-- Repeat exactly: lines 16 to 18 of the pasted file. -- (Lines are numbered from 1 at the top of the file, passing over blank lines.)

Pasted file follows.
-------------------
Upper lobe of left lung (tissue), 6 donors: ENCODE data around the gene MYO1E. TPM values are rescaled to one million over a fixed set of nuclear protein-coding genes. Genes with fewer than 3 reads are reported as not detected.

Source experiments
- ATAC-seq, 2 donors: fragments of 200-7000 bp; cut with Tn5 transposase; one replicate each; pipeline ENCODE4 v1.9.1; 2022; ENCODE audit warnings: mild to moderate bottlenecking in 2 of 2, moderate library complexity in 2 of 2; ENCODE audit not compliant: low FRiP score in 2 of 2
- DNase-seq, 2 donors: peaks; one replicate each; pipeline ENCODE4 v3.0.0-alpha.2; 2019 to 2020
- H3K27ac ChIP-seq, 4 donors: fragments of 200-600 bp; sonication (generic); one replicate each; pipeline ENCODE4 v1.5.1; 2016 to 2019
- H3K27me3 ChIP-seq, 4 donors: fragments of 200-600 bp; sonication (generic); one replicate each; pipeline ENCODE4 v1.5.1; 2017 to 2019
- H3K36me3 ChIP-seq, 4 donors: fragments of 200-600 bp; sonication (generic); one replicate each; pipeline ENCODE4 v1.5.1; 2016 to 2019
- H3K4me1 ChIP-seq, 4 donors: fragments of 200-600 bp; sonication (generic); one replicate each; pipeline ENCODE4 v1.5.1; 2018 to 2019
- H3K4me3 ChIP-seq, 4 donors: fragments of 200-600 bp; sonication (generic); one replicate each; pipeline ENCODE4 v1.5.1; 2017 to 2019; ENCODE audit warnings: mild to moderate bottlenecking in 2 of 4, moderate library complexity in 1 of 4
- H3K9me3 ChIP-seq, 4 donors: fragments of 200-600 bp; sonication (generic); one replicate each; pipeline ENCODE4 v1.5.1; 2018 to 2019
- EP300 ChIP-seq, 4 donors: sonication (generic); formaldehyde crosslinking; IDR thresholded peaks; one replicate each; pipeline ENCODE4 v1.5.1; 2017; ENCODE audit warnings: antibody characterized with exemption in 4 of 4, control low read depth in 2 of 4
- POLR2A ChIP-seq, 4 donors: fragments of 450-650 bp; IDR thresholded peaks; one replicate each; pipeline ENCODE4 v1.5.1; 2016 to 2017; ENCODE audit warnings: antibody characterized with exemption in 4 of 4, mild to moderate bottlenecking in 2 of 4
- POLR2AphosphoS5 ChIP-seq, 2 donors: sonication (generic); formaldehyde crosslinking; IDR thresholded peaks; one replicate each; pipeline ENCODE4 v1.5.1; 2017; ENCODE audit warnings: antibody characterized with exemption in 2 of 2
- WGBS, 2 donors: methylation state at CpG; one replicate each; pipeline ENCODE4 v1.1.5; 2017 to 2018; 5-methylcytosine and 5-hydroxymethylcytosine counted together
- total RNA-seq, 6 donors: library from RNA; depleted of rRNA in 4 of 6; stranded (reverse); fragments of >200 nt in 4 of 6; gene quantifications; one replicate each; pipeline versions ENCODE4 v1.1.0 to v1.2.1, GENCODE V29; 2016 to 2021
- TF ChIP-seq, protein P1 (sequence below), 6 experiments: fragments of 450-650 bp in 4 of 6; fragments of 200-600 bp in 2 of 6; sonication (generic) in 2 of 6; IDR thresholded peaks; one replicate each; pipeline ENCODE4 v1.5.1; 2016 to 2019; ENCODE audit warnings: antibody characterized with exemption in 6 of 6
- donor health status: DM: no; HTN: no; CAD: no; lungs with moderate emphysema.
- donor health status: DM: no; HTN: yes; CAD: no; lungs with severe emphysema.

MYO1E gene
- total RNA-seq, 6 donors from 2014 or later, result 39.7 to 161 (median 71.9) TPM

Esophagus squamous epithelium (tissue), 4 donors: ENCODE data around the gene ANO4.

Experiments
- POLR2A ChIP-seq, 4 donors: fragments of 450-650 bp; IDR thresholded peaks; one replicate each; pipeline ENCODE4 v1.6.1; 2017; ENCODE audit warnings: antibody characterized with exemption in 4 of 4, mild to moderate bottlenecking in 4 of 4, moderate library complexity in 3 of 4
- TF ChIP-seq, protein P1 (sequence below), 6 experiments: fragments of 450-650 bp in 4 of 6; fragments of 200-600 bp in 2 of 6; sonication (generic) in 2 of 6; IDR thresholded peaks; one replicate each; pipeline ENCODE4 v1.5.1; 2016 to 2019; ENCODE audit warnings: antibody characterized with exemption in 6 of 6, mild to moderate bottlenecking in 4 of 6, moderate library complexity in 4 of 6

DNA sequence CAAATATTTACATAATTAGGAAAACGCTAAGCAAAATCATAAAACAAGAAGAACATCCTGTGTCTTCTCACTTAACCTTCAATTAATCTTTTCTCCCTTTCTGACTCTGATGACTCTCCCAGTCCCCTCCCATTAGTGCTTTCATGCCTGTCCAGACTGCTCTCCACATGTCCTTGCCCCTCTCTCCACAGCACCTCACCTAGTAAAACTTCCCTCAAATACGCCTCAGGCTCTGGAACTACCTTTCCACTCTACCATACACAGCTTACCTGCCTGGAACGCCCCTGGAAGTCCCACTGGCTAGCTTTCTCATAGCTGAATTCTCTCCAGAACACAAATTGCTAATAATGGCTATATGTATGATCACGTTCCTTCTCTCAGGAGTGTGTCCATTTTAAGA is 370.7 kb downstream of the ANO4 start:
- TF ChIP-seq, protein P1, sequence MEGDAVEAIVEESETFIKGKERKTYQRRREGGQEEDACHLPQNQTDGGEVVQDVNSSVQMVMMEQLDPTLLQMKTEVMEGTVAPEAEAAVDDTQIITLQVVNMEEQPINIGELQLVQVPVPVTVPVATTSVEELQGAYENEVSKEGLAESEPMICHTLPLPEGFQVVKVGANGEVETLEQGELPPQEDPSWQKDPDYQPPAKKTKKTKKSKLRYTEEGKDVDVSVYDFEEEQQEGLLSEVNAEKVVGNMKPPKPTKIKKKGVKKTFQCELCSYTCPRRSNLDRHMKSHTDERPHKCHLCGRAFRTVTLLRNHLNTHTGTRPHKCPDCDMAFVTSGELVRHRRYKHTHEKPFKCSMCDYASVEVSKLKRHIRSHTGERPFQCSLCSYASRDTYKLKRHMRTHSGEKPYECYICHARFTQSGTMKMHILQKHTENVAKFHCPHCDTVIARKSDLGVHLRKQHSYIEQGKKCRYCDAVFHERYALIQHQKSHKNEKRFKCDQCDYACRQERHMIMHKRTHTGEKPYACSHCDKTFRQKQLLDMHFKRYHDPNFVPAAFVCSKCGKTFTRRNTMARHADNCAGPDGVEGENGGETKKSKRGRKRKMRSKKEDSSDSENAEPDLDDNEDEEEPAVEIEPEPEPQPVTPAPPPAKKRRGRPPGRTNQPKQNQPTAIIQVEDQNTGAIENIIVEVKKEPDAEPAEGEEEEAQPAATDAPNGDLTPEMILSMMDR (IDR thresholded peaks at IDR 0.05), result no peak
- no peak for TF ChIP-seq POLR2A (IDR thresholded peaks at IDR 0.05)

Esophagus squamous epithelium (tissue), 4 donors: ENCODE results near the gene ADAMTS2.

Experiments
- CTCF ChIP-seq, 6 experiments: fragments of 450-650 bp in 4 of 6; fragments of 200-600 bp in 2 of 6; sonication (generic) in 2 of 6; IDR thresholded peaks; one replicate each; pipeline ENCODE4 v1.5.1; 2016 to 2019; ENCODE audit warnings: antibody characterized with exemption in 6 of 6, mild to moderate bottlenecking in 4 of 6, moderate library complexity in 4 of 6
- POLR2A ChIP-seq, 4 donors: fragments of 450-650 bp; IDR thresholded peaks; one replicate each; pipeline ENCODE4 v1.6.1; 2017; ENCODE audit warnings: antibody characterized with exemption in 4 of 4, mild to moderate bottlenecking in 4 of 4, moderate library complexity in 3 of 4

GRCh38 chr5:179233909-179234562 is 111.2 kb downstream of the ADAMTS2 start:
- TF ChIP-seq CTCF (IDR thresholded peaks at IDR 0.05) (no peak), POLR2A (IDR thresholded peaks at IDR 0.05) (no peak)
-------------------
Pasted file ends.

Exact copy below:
- TF ChIP-seq, protein P1 (sequence below), 6 experiments: fragments of 450-650 bp in 4 of 6; fragments of 200-600 bp in 2 of 6; sonication (generic) in 2 of 6; IDR thresholded peaks; one replicate each; pipeline ENCODE4 v1.5.1; 2016 to 2019; ENCODE audit warnings: antibody characterized with exemption in 6 of 6
- donor health status: DM: no; HTN: no; CAD: no; lungs with moderate emphysema.
- donor health status: DM: no; HTN: yes; CAD: no; lungs with severe emphysema.